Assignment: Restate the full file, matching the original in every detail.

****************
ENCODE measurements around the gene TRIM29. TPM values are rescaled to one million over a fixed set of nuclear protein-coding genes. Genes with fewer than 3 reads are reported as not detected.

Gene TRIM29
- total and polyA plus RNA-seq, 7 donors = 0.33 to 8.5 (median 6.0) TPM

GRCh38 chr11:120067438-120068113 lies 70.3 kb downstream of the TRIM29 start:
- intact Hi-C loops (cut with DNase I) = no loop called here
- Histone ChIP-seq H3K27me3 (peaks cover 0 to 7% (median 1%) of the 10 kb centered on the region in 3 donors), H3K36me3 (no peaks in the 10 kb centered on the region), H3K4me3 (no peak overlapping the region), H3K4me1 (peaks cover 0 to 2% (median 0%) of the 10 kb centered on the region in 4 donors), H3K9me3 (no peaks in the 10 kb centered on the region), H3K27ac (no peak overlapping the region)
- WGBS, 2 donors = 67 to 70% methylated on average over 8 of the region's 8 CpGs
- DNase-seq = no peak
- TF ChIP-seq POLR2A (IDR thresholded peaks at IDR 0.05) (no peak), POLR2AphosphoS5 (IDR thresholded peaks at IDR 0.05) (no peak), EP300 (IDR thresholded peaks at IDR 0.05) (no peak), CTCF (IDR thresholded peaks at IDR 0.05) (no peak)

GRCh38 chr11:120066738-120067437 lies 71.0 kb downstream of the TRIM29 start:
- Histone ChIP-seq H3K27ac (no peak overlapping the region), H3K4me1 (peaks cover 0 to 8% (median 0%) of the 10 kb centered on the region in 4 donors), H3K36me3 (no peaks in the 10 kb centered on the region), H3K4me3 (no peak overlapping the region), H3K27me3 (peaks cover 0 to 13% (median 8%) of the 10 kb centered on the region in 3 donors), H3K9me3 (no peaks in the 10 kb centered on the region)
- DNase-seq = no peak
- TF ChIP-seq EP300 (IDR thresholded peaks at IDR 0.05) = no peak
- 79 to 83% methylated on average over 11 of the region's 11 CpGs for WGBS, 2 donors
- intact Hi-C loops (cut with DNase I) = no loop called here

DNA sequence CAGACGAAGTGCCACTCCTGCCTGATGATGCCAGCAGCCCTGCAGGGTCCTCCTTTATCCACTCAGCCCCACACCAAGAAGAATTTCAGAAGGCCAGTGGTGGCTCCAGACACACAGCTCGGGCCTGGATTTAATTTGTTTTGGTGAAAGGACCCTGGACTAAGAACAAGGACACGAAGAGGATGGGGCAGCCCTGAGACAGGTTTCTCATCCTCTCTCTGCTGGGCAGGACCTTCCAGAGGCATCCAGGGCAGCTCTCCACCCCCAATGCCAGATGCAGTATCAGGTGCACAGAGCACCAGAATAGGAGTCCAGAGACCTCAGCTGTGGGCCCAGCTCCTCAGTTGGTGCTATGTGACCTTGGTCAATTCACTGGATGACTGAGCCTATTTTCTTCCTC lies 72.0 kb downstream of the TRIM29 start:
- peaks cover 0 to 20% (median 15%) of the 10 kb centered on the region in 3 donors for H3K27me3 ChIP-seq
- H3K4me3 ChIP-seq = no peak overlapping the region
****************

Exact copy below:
ENCODE measurements around the gene TRIM29. TPM values are rescaled to one million over a fixed set of nuclear protein-coding genes. Genes with fewer than 3 reads are reported as not detected.

Gene TRIM29
- total and polyA plus RNA-seq, 7 donors = 0.33 to 8.5 (median 6.0) TPM

GRCh38 chr11:120067438-120068113 lies 70.3 kb downstream of the TRIM29 start:
- intact Hi-C loops (cut with DNase I) = no loop called here
- Histone ChIP-seq H3K27me3 (peaks cover 0 to 7% (median 1%) of the 10 kb centered on the region in 3 donors), H3K36me3 (no peaks in the 10 kb centered on the region), H3K4me3 (no peak overlapping the region), H3K4me1 (peaks cover 0 to 2% (median 0%) of the 10 kb centered on the region in 4 donors), H3K9me3 (no peaks in the 10 kb centered on the region), H3K27ac (no peak overlapping the region)
- WGBS, 2 donors = 67 to 70% methylated on average over 8 of the region's 8 CpGs
- DNase-seq = no peak
- TF ChIP-seq POLR2A (IDR thresholded peaks at IDR 0.05) (no peak), POLR2AphosphoS5 (IDR thresholded peaks at IDR 0.05) (no peak), EP300 (IDR thresholded peaks at IDR 0.05) (no peak), CTCF (IDR thresholded peaks at IDR 0.05) (no peak)

GRCh38 chr11:120066738-120067437 lies 71.0 kb downstream of the TRIM29 start:
- Histone ChIP-seq H3K27ac (no peak overlapping the region), H3K4me1 (peaks cover 0 to 8% (median 0%) of the 10 kb centered on the region in 4 donors), H3K36me3 (no peaks in the 10 kb centered on the region), H3K4me3 (no peak overlapping the region), H3K27me3 (peaks cover 0 to 13% (median 8%) of the 10 kb centered on the region in 3 donors), H3K9me3 (no peaks in the 10 kb centered on the region)
- DNase-seq = no peak
- TF ChIP-seq EP300 (IDR thresholded peaks at IDR 0.05) = no peak
- 79 to 83% methylated on average over 11 of the region's 11 CpGs for WGBS, 2 donors
- intact Hi-C loops (cut with DNase I) = no loop called here

DNA sequence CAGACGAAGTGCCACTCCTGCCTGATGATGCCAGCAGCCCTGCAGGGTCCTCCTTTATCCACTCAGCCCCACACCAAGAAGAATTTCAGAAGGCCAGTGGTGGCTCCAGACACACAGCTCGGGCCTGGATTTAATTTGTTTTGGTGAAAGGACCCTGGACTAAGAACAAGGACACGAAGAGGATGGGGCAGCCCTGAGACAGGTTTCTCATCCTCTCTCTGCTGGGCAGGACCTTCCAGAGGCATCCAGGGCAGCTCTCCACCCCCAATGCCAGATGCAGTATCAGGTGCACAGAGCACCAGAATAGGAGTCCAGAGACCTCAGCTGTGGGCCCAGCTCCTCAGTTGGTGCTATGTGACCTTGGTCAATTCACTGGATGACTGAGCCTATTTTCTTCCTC lies 72.0 kb downstream of the TRIM29 start:
- peaks cover 0 to 20% (median 15%) of the 10 kb centered on the region in 3 donors for H3K27me3 ChIP-seq
- H3K4me3 ChIP-seq = no peak overlapping the region